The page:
Posted by: phANT1m on May 11, 2011
Sadly I did not get a chance to put this blog up yesterday due to the fact that rains affected the ADSL so was stuck and tired so just hit the bed.
Anyways so ITWeb's Security Summit - Day1, the day begin more or less standard. Pop up head to registration to grab my pass and then popped into the conference. Since we were a bit early I sat and chilled with Dominic (Sensepost) just talking and stuff while we waited.
First talk was by Caroline Wong of Zynga speaking about Zynga's roots and beginnings and how it has evolved. One quote that caught my attention of the many things was the comparison of Amazon's data services to a bookstore selling cocaine out of a backdoor, in that the store will sell books but are going to make a ton of money out of the cocaine sales in this case Amazon's data services. The general topic was cloud computing and how you can benefit from it but also how un-secure it is at the moment. A lot security analysts will agree that unless you absolutely need cloud data services for business needs dont use it. But the benefits of it were given in the analogy of fat-pants (American lingo for well we dont really have an equivalent here but pants that have elastic in the waist) where you can start small and as you need the space it is easy to rapidly expand.
Next up was Robert Fly of SalesForce talking about building up essentially a security minded community/ecosystem. He spoke in length and in depth but some of the main things that came out that they provide incentives for people to write secure code (which at the moment is Burp licenses). At the base level this was a talk on how to get people to write secure code and not just write any code.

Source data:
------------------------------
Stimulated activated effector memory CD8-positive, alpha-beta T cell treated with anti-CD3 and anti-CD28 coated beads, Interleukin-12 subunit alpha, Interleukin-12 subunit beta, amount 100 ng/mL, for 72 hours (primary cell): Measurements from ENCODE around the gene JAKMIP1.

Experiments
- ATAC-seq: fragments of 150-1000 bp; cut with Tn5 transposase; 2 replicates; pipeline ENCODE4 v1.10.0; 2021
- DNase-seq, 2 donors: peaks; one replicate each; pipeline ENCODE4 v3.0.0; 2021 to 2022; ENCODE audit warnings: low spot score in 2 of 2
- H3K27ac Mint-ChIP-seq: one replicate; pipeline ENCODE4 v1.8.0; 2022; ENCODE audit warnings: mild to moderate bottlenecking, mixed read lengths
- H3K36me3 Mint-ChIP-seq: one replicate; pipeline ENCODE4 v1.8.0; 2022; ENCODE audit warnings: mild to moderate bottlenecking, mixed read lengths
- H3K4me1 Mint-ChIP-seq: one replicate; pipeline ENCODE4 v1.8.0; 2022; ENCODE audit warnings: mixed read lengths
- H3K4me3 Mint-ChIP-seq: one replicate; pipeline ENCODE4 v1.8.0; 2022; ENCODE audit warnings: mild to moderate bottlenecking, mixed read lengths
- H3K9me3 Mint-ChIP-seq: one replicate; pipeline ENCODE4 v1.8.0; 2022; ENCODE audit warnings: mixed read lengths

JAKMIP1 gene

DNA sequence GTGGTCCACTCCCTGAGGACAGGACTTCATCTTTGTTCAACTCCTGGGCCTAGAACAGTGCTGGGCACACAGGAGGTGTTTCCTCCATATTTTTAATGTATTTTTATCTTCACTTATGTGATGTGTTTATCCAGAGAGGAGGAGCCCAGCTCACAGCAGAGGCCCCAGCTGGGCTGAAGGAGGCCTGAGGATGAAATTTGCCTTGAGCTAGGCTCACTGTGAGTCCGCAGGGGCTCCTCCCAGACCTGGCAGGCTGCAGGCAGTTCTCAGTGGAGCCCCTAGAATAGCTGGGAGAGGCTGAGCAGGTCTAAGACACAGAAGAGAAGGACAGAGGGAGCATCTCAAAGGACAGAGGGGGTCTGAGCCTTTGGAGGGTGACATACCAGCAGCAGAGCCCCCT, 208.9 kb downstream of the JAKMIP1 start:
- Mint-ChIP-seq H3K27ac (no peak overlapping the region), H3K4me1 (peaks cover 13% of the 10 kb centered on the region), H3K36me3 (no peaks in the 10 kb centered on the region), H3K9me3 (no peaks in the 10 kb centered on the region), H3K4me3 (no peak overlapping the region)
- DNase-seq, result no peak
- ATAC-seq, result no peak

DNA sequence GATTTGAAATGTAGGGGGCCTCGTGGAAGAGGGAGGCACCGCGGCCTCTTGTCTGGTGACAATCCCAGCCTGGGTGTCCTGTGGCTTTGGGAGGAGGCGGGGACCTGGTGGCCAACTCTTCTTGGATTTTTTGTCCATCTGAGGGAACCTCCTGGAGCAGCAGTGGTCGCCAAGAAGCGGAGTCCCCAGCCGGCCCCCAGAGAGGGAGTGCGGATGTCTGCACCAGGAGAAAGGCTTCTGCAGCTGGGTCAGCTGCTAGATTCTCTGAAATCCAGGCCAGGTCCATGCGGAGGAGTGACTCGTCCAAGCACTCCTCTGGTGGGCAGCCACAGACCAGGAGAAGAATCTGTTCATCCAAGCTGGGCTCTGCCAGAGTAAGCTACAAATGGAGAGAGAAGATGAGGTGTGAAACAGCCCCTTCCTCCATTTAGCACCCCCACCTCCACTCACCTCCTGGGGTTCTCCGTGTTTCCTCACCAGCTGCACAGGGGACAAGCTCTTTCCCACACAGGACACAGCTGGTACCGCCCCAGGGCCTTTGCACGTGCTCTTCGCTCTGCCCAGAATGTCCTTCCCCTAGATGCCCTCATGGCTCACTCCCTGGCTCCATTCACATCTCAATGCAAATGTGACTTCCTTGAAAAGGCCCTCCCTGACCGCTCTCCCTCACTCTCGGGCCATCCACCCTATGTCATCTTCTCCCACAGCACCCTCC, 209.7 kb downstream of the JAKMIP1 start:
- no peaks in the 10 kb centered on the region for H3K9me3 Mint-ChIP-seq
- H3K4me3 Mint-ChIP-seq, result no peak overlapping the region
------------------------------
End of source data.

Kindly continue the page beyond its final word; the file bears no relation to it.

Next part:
After the break the really cool stuff came up, Patrick Gray got on stage to deliver a talk on how the security industry is going to be militarized by Private Military Contractors and by Government's Departments of Defense. He says that these companies tend to have huge wads of cash which they can use to throw at people and get people to make offensive tools,etc for them because they can afford to. Example being HBGary (who were compromised) being hired to develop a RootKit (a tool set that lets you control a target computer) that was near undetectable and un-removable termed the Magenta Rootkit and how close they were to obtaining it. Another aspect he brought up was the Stuxnet attack in which 4 odays (a bug/exploit which is not yet known off) in the programming to essentially attack a network the case in point being Iran's Nuclear program. The attack has apparently set the Nuclear weapons program back by 2 years and all just by plugging in 1 USB drive, no one is 100% sure of the origins of Stuxnet yet but some say it could be the U.S/ Israel / a think tank doing research or test. The general idea was to set up some form of accountability because governments are going to start stockpiling there attack vectors and if they even get attacked once can wreak havok on a currently extremely fast.
Then another speaker came on speaking a bit more on Stuxnet and how it affects us now that we are post-Stuxnet.
Will update a bit here later on.